It is delivery time for Kim Dotcom. No ifs, no buts, no maybes. He must deliver the irrefutable evidence that he has repeatedly promised to show that the Prime Minister has not told the truth.

Otherwise it is going to be an awfully long drive back to Coatesville from his public meeting tonight in the Auckland Town Hall.

Dotcom's "moment of truth" must be a moment of proof. He must prove that the Prime Minister has not been straight with the public, firstly regarding exactly when he became aware of the Megaupload mogul and, secondly, that the intelligence agencies for which John Key has ministerial responsibility have conducted mass surveillance.

Read more:
Was NZ's internet tapped?
Kiwis' data lodged with NSA - Greenwald
PM withheld spying data - critics


There can be no room for doubt. There can be no reliance on the circumstantial. There can be no shifting of goalposts by saying the fuss is all really about New Zealand spying on other countries.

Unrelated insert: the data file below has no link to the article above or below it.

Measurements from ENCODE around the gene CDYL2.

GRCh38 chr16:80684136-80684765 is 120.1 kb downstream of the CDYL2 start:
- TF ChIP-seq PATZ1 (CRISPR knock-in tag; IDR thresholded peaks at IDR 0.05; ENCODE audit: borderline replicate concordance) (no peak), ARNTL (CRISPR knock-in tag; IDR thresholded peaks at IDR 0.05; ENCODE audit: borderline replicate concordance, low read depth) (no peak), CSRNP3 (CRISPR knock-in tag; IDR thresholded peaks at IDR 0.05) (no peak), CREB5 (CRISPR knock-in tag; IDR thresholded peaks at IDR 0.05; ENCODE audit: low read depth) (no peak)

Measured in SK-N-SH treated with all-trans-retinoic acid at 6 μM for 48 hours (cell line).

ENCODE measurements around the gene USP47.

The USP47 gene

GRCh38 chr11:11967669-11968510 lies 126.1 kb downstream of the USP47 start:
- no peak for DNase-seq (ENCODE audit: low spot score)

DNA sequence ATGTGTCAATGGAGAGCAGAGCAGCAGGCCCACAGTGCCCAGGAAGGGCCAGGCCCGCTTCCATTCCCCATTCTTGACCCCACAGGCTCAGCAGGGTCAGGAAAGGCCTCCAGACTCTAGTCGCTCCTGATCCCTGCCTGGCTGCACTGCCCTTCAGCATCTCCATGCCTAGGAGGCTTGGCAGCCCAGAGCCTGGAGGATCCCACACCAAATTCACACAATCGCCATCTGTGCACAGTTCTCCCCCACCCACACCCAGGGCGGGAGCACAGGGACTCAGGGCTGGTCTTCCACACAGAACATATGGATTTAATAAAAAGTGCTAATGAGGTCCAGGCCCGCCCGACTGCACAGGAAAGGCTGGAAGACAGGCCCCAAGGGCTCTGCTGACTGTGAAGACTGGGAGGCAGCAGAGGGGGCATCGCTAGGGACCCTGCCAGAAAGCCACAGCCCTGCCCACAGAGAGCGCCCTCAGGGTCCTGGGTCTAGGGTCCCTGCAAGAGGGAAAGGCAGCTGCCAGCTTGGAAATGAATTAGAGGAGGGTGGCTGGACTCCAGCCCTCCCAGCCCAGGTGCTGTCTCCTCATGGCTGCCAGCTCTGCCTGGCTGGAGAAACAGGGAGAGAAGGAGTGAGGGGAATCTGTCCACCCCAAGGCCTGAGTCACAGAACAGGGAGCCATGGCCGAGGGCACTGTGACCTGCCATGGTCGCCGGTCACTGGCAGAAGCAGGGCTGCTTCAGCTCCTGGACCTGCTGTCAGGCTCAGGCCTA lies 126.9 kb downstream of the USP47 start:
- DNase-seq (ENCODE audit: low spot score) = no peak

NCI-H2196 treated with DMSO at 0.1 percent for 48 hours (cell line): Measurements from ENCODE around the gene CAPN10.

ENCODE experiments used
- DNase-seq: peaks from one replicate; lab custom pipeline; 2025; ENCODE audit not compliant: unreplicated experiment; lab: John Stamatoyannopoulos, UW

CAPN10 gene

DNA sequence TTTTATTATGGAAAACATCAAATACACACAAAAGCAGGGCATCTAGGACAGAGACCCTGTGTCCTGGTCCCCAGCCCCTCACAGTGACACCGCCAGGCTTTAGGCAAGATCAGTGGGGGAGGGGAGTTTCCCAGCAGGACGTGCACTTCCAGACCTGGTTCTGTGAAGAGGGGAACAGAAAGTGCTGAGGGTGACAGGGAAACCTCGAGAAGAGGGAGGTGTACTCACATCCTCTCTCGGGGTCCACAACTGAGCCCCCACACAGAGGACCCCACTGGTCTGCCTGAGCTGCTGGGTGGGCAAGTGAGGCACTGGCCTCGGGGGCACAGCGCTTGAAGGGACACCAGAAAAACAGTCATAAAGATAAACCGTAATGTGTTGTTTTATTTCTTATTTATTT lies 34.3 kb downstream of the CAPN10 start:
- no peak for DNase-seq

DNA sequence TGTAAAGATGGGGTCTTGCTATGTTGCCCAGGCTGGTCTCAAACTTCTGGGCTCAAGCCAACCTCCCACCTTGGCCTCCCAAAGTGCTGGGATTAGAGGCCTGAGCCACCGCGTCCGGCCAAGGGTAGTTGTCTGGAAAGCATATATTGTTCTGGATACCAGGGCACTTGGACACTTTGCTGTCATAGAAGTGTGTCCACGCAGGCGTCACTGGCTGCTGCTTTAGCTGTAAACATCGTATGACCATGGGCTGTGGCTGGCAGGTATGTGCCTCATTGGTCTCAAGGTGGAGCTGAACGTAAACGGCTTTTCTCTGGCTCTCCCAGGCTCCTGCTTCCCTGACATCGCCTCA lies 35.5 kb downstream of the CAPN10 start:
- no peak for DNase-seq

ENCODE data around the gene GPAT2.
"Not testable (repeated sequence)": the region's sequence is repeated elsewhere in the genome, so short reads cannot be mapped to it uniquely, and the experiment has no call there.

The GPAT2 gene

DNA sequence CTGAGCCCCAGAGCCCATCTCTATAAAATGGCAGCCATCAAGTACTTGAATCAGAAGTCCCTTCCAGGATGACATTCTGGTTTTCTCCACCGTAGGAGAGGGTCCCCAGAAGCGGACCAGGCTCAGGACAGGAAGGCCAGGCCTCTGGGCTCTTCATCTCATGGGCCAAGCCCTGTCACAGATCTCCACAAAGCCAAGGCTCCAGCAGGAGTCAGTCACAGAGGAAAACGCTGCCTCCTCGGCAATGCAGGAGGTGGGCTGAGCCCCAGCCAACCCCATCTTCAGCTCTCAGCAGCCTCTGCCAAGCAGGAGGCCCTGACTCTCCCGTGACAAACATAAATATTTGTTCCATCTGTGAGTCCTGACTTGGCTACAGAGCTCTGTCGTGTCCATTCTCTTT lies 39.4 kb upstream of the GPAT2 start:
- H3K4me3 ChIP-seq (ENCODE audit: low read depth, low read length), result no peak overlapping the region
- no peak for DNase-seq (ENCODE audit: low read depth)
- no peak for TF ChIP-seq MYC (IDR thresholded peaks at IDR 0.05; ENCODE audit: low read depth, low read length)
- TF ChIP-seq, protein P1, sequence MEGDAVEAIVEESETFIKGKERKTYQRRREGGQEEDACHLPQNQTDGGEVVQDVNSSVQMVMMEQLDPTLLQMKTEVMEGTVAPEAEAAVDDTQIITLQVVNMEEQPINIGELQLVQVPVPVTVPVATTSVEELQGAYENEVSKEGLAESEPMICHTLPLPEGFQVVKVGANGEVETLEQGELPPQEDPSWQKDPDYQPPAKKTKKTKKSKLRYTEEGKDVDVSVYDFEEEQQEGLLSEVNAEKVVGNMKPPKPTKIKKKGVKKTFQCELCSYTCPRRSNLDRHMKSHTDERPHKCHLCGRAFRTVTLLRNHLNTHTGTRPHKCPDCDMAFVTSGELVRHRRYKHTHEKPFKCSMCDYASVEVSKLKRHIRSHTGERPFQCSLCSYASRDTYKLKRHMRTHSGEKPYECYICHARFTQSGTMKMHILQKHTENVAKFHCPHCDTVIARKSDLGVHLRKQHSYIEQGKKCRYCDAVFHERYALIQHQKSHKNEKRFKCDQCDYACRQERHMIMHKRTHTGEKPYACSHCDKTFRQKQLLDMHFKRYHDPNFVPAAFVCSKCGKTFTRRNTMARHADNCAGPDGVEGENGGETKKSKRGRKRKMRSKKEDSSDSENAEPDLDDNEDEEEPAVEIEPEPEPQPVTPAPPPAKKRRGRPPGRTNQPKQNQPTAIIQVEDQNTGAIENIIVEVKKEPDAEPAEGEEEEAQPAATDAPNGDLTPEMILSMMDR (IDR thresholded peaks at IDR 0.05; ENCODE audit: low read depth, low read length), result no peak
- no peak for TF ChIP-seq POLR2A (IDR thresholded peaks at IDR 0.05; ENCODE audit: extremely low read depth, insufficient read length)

If tonight exposes Dotcom as nothing more than a big-noting charlatan who has attempted to hijack the electoral system, then the public backlash could be withering.

Dishing the dirt on Key in the last week of the campaign may have seemed a clever move when the idea was first mooted within internet-Mana. It may yet be the the final humiliation for the parties of the left in an election campaign that has been turning into a disaster for them.

The timing was fortuitous for Key, but the news that Australia has raised its terror alert to the second-highest level would have sent more shudders down more spines than any filing cabinet full of the documents that Dotcom and the American journalist Glenn Greenwald may have.

It brings terrorism very close to home. It underlines the unwritten post-9/11 contract between the state and individuals.

That contract has the individual tolerating giving up some rights to privacy in return for -- to put it bluntly -- not being killed by a bomb blast in some airport somewhere.

Labour may be sitting on the fence when it comes to the future of the intelligence agencies. But it may prove to be far more comfortable than being stuck on Dotcom's side. Tonight, we will find out one way or the other.

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